One of the most remarkable approaches used in Columbus to help agencies strengthen their performance is CSB’s Quality Improvement Intervention Program (QII). Programs rated as “Low,” identified as a “program of concern,” or that fail to comply with CSB’s Administrative and Program Standards go through the QII, which covers the following core areas:

  • Problem identification
  • Collaborative goal setting and improvement planning
  • Responsibility assignment
  • Progress updates

Low performers are required to participate in the QII; however, if the low performing program and CSB cannot reach agreement on these core areas, the agency may appeal to the CoC Steering Committee for review and final recommendation.

Throughout the QII process, CSB conducts at least quarterly one-on-one dialogues with the troubled agency. Agencies may also submit monthly indicator reports to CSB and check-in regularly regarding specific action steps and timelines. The process may include organizational development opportunities such as training, peer-to-peer learning opportunities, and outside consulting or facilitation support. The QII may be as short a month or last up to 24 months and is tailored to each program’s needs. If a program is unable to deliver acceptable performance outcomes, it is defunded.

Columbus has a 100 percent success rate for improving organizations outcomes and helping them achieve system standards.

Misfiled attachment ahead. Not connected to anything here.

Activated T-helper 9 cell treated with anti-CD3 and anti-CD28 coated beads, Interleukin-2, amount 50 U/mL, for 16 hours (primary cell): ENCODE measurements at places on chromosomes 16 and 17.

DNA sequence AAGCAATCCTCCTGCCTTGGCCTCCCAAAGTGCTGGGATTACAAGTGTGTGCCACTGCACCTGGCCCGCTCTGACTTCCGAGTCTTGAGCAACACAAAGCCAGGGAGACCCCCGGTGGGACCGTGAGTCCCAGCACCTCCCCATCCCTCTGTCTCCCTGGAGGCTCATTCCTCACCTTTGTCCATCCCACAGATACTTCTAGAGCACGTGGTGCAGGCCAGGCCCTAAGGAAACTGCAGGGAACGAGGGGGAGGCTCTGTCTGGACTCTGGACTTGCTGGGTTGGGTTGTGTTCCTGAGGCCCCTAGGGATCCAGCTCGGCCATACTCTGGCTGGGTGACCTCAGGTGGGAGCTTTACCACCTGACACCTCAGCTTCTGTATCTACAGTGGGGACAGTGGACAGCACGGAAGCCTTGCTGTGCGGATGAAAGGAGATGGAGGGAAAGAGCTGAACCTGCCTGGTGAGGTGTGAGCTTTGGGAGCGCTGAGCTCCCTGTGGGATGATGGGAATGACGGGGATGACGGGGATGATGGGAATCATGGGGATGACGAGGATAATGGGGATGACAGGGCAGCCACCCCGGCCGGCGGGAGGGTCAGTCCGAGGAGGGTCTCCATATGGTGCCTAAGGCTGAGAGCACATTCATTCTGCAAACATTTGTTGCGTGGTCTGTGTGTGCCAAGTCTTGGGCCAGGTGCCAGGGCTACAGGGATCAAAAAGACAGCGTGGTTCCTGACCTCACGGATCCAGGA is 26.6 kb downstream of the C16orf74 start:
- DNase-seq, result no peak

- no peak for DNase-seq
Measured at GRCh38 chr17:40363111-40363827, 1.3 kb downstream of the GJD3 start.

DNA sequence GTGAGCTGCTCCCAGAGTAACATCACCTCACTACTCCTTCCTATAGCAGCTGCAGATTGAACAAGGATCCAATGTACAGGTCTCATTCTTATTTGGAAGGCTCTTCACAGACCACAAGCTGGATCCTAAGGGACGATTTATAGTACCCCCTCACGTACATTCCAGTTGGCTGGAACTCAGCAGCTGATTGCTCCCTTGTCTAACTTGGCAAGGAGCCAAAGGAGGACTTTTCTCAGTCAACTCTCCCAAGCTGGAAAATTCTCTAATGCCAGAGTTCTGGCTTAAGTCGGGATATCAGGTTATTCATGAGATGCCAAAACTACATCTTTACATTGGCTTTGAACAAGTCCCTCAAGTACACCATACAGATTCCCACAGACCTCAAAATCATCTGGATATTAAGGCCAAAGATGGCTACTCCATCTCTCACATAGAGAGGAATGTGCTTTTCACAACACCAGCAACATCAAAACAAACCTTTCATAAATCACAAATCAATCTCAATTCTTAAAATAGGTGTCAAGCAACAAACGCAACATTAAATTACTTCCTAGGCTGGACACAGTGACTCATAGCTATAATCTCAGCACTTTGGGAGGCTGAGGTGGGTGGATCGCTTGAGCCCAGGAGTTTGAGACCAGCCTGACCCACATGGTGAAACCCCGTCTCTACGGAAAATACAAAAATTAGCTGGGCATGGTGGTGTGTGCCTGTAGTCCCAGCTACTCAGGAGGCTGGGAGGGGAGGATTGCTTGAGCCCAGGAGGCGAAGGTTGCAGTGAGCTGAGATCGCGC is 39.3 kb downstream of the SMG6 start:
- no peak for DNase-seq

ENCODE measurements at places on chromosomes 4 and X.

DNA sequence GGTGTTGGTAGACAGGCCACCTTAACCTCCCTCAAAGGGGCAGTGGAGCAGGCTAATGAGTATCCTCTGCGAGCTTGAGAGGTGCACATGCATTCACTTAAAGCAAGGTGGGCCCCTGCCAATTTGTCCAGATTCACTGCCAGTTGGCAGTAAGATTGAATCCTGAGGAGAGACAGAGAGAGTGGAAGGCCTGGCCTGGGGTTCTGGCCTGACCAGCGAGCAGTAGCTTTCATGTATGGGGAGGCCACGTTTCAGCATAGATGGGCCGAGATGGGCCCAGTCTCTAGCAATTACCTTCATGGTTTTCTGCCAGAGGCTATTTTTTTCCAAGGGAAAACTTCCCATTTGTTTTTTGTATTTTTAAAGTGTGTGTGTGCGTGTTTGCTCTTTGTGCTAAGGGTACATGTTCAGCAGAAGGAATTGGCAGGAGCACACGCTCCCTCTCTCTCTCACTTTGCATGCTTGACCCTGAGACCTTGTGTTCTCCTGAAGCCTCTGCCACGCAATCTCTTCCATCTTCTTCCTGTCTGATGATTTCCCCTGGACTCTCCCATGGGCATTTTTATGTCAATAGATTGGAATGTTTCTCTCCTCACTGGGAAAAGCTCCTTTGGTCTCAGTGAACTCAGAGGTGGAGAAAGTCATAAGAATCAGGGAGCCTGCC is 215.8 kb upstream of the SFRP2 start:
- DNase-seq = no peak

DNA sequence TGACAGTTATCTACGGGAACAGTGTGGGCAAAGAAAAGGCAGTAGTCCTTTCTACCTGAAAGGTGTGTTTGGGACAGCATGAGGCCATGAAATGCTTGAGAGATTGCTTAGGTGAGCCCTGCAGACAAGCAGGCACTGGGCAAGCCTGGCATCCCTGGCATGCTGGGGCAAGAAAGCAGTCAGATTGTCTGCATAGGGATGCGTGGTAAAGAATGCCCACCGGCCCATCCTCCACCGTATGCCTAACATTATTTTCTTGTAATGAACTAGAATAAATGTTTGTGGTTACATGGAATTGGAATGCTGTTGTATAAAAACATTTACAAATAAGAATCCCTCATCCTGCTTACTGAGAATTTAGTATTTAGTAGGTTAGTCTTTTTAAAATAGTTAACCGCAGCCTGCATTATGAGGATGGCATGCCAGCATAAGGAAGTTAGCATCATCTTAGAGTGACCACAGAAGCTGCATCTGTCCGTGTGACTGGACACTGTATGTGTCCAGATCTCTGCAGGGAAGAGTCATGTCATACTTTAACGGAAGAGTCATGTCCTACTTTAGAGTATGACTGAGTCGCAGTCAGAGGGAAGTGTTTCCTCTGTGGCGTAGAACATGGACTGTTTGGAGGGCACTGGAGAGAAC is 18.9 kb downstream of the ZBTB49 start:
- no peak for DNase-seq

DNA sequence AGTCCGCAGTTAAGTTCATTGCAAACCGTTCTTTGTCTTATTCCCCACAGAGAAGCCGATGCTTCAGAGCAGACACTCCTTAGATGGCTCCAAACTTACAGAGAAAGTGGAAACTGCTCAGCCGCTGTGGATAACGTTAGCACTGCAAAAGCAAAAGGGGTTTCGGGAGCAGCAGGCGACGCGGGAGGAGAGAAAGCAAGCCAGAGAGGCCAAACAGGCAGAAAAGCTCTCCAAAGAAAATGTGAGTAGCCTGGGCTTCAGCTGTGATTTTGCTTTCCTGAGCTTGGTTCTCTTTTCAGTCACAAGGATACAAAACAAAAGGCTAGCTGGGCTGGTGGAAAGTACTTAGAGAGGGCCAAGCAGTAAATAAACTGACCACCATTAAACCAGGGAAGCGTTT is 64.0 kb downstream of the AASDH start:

Quality Improvement Intervention Program Case Studies

The following scenarios are based on case studies from organizations in multiple communities, not solely Columbus, OH. The information from these cases was altered to maintain the anonymity and privacy of the subject agencies.

Hypothetical #1
Housing Outcomes & Length of Homelessness
This organization’s performance on housing outcomes and length of homelessness is substandard. The last two quarterly indicator reports show that the length of homelessness for this agency’s clients is one-and-a half times longer than other agencies serving the same population. This organization is also struggling to help clients obtain permanent housing. A growing number of clients leave the agency prior to receiving housing placement assistance and return to the system seeking homeless assistance.